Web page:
New Credential Is a Natural Fit



New Credential
Is a Natural Fit

So say most business and industry members.

usiness and industry members, the AICPA’s largest and fastest growing constituency, seem to have a natural affinity for the proposed global business credential.

“I’m not aware of anyone in industry who has taken a strong negative stand,” says Gary Lubin, an executive at Merck Capital Ventures in Montvale, New Jersey, and chairman of the AICPA’s Business and Industry Executive Committee. “What really hammered home its value to me were the survey results showing that senior management would view this credential not only as a distinguishing characteristic, but one that would be valuable within their organization.”

“I view the new credential as a complement to the CPA, which would help to recognize what we in industry and public practice are already doing,” adds Timothy M. O’Brien, president and CEO of the Colorado-based American Humane Association. “We know that CPAs do more than the traditional bean counting, but that perception still persists. I also like the idea that this new credential would be responsive to the marketplace, not the state licensing process.”

“It would allow us to move out of the niche other people have placed us in,” agrees Stuart Benton, vice president of finance at MAC SYSTEMS in Avon, Massachusetts. “There are still plenty of people in management who think CPAs can’t see the big picture or think strategically.”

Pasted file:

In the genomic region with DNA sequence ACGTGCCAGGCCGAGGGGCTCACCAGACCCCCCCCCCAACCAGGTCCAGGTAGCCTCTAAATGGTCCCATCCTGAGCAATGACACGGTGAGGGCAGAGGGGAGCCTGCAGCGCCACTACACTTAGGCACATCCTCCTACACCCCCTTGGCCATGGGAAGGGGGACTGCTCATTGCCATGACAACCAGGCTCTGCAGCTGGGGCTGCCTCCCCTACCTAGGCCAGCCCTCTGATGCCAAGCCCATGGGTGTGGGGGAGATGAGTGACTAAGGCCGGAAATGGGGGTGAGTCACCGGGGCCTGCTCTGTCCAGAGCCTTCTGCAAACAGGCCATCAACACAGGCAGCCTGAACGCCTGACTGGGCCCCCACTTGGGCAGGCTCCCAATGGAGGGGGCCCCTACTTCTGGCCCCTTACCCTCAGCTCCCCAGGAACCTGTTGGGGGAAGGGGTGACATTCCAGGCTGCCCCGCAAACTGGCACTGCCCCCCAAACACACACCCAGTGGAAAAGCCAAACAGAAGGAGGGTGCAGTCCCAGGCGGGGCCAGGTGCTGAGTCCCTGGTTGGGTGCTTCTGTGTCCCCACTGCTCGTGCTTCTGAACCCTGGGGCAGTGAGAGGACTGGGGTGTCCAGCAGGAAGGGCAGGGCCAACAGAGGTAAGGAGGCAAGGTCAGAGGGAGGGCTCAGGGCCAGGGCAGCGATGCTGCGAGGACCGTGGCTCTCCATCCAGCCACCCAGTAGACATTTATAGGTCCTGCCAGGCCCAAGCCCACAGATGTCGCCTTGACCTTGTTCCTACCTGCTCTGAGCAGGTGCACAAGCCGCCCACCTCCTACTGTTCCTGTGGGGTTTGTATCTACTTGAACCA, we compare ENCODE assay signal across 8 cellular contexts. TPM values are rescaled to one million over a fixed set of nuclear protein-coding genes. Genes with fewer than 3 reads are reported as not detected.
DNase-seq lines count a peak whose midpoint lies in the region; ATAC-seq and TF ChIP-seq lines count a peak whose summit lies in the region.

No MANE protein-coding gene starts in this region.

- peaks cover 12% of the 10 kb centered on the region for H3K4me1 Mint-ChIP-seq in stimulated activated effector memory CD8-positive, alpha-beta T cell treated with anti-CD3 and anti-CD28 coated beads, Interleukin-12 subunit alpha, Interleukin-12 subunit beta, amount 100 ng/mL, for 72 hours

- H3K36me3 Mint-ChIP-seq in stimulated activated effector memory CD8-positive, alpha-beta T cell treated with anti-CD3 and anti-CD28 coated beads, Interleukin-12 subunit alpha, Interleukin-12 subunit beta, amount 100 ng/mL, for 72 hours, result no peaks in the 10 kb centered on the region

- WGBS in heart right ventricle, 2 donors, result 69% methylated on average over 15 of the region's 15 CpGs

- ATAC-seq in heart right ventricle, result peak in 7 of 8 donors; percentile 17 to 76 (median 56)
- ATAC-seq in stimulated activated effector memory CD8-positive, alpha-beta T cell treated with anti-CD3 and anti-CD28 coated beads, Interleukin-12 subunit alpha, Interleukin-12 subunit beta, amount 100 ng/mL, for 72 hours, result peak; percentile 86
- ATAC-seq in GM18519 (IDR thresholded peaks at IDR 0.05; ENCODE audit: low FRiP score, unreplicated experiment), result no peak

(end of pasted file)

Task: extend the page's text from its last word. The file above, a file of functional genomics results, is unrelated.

CPAs in business and industry are well aware that some of their colleagues in public practice would prefer that the AICPA concentrate instead on stretching the CPA brand because they fear a new credential could create competition from nonCPAs. “I can understand and appreciate their concerns, but I have to disagree,” says Ken Askelson, internal audit manager with JC Penney Company. “The CPA profession is facing stiff competition with or without this new credential. There is nothing wrong with stretching the brand, but this is intended to elevate the brand, not just stretch it. Adding this global designation to a CPA would do a lot more than just say, ‘Here’s an extra service under the CPA umbrella.’”

Mano Mahadeva, director of valuations at the $1.7 billion, Texas-based health care company, U.S. Oncology, particularly likes the global aspect of the new credential. “The international networking opportunities this new credential offers are phenomenal,” he says. “It will be fascinating to hear different business perspectives from other parts of the world.”

Support for the new credential is not unanimous even among CPAs in business and industry. “I do not believe that an additional credential will enhance the CPA profession,” says Donald Walczyk, treasurer and controller at the New Hampshire-based Geophysical Survey Systems, Inc. “I’m afraid it will only be confusing to nonfinancial people, who often are in the position of doing the hiring. It could also dilute rather than enhance the CPA brand.”

Many CPAs in business and industry support the new credential even as they recognize it will take some time for it to make an impression in the marketplace. “At my career stage, this is probably not going to have any affect on me at all,” acknowledges Timothy O’Brien, who spent six years in public accounting and a dozen as the State Auditor of Colorado. “But I have two kids in high school. What’s the old saying? ‘A wise man plants the seed for a tree even though he will never enjoy its shade.’”


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